Javascript is not enabled.

Javascript must be enabled to use this site. Please enable Javascript in your browser and try again.

Skip to content
Content starts here
Leaving Website

You are now leaving and going to a website that is not operated by AARP. A different privacy policy and terms of service will apply.

4 Surprising Reasons You Should Eat More Prunes

Research shows the dried fruit protects bones, supports heart health and offers plenty of other advantages  for people over 50 — beyond constipation relief

spinner image a jar of jam next to fresh prunes on a blue picnic table
Getty Images

Prunes can get a bad rap. Overshadowed by dates — which often come cloaked in bacon or stuffed with decadent cheese — prunes are often stereotyped as, well, a constipated old-person’s food.

But nutrition experts and researchers say it’s time to give prunes a second chance — and not just for digestive support. Sweet, affordable and portable, the nutrient-packed dried fruit has been shown to support bone health, heart health, brain health and more.

spinner image Image Alt Attribute

AARP Membership— $12 for your first year when you sign up for Automatic Renewal

Get instant access to members-only products and hundreds of discounts, a free second membership, and a subscription to AARP the Magazine. Find out how much you could save in a year with a membership. Learn more.

Join Now

“Prunes are a really nice way to add a whole food to your diet that can decrease inflammation, work through the gut and yield beneficial effects on bone,” says Mary Jane De Souza, distinguished professor of kinesiology and physiology at Penn State University.

Here’s what else might surprise you about the power of prunes.

What are prunes?

Prunes are a type of dried plum. While not all plums can become prunes, all prunes are former plums. The particular variety of plums that become prunes, called “French” or “d’Agen,” dry well because they’re relatively large and high in natural sugars. California produces 99 percent of the prunes in the United States and 70 percent of the world’s prune crop, according to the University of California’s Division of Agriculture and Natural Resources.  

While plums have health benefits on their own, prunes have a longer shelf life and tend to be more versatile. They’re used in savory Mediterranean dishes, as a sugar or fat substitute, or as a snack or a dessert on their own, says Serena Ball, a registered dietitian nutritionist outside of St. Louis and coauthor of The Smart Mediterranean Diet Cookbook.

A single prune has about 20 calories, and it’s rich in fiber, vitamin K, copper, potassium and magnesium. Prunes are particularly high in polyphenols, an inflammation-fighting plant compound, Ball says. “Because it’s a super dark fruit, you know that there’s lots of concentrated sources of those polyphenols,” she says.

A bag of about 25 prunes costs less than $6. That investment can pay off in myriad ways. Yes, including help with constipation. And because one-third of older adults deal with a stopped-up colon on occasion, this well-known benefit of prunes is important. But the fruit benefits other body systems too.

1.  Supports strong bones  

Move over milk  —  prunes seem to be another great way to build and support strong bones, in part due to their vitamin K and potassium content.

For “The Prune Study,” which was funded by the California Prune Board and has yielded multiple scientific papers, De Souza and colleagues randomly assigned about 200 55- to 75-year-old postmenopausal women to eat either five to six prunes daily, 10 to 12 prunes daily, or no prunes at all. All women also received calcium and vitamin D, as is standard of care.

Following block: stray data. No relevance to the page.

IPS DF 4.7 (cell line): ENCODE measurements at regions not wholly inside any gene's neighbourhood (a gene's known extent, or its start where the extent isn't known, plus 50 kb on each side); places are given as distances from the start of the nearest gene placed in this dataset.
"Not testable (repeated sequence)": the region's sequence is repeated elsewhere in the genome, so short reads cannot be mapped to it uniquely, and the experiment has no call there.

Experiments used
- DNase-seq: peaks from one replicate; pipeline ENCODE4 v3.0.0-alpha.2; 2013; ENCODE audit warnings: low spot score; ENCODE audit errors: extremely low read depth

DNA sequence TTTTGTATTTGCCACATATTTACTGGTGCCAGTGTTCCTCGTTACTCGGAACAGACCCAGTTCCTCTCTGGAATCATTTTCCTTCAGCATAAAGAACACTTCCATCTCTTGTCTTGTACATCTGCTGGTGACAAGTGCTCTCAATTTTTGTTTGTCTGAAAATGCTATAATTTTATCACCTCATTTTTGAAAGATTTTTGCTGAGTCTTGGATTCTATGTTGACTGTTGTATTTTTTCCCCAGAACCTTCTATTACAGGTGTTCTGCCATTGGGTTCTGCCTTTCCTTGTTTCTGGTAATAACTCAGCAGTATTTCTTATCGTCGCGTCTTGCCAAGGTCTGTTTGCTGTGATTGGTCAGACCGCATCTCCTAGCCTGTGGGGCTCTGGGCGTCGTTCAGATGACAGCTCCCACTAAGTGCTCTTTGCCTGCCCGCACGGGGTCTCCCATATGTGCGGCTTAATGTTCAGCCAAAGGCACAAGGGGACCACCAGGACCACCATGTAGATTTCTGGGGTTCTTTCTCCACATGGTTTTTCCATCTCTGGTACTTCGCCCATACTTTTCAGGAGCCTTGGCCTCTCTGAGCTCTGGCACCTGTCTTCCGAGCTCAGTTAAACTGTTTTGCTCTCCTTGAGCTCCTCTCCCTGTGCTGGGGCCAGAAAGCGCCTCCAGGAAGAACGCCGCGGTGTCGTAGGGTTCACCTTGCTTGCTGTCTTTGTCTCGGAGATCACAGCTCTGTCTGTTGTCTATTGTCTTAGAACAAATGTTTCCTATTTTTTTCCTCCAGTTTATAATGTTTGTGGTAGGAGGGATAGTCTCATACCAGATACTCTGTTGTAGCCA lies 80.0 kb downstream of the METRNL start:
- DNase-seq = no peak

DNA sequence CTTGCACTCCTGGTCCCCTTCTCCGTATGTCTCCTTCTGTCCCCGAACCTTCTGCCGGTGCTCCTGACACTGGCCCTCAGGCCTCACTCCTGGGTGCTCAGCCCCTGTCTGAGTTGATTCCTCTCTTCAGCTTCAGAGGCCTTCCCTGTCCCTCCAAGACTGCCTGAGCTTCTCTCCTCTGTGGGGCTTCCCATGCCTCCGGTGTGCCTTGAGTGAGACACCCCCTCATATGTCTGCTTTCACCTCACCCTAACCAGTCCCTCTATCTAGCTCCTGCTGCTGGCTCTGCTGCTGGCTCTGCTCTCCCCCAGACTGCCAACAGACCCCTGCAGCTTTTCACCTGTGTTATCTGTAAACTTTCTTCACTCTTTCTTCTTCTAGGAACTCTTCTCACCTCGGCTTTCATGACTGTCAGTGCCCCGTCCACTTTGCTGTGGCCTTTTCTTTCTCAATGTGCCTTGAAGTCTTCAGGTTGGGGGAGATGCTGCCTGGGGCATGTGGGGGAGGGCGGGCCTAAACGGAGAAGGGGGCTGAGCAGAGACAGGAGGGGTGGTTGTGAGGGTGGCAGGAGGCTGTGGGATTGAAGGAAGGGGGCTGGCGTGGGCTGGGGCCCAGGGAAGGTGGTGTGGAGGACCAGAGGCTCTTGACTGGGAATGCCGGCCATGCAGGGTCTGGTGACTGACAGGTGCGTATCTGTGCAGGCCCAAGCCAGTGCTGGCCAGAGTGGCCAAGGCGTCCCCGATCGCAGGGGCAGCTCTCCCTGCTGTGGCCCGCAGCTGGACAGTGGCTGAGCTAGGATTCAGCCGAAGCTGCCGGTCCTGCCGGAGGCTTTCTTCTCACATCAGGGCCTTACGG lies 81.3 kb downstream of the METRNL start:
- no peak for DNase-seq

The researchers followed the participants over the course of a year to see if or how prune consumption affected various health markers. Among other takeaways, they found eating five to six prunes a day was linked to the prevention of bone mineral density loss and the preservation of certain measures of bone structure and strength when compared to prune abstainers.  

“That is really, really important because that decreases fracture risk,” De Souza says.

A follow-up analysis of the research, published in the journal Nutrients, found that the women who’d eaten 10 to 12 prunes daily had maintained more bone mineral density than the other groups — five years after the study ended. There’s some work, too, showing that men can also benefit from prunes’ bone-boosting effects.

“We don’t have the same body of literature [on men], but we hypothesize that there would be beneficial effects as well,” says Connie Rogers, professor and head of the Department of Nutritional Sciences at the University of Georgia.

2.  Improves heart health

Adding prunes to your grocery list may also help protect against cardiovascular disease, the leading cause of death worldwide.

One 2021 study in the Journal of Medicinal Food, for one, found that postmenopausal women who ate 50 to 100 grams of prunes a day — that’s about five to 12 individual prunes — lowered heart disease risk factors like cholesterol, oxidative stress, and inflammation. Oxidative stress occurs when the body has too many free radicals (unstable molecules that damage cells) and not enough antioxidants to fight them, contributing to disease.

Earlier work has shown that eating a few prunes and drinking prune juice is associated with a significant reduction in blood pressure as well as both total cholesterol and LDL (“bad”) cholesterol.


AARP® Vision Plans from VSP™

Exclusive vision insurance plans designed for members and their families

See more Insurance offers >

3.  May give the brain a boost

Good news: If you’re eating for your heart, you’re also eating for your brain. “Good circulation to the heart means good circulation to the brain, which can decrease the risk of brain degeneration,” which in turn can protect against Alzheimer’s disease, Ball says.

Similarly, if you’re eating for your gut (as many prune consumers do), you’re also roundabout eating for your brain. That’s in part due to the gut-brain connection, or the concept that your digestive system and brain are in constant communication, affecting everything from your mood and behavior to your pain sensitivity and immune system function.

Creative Pairings

Try prunes with some of these:

  • Bright, tangy fruits like apples, pears, pomegranate seeds and citrus
  • Greek yogurt and toasted pecans, almonds or pine nuts
  • Cheeses boards, including goat cheese, aged Gouda, manchego and blue cheese
  • Sweet root vegetables like caramelized onions, carrots, beets, sweet potatoes and other winter squash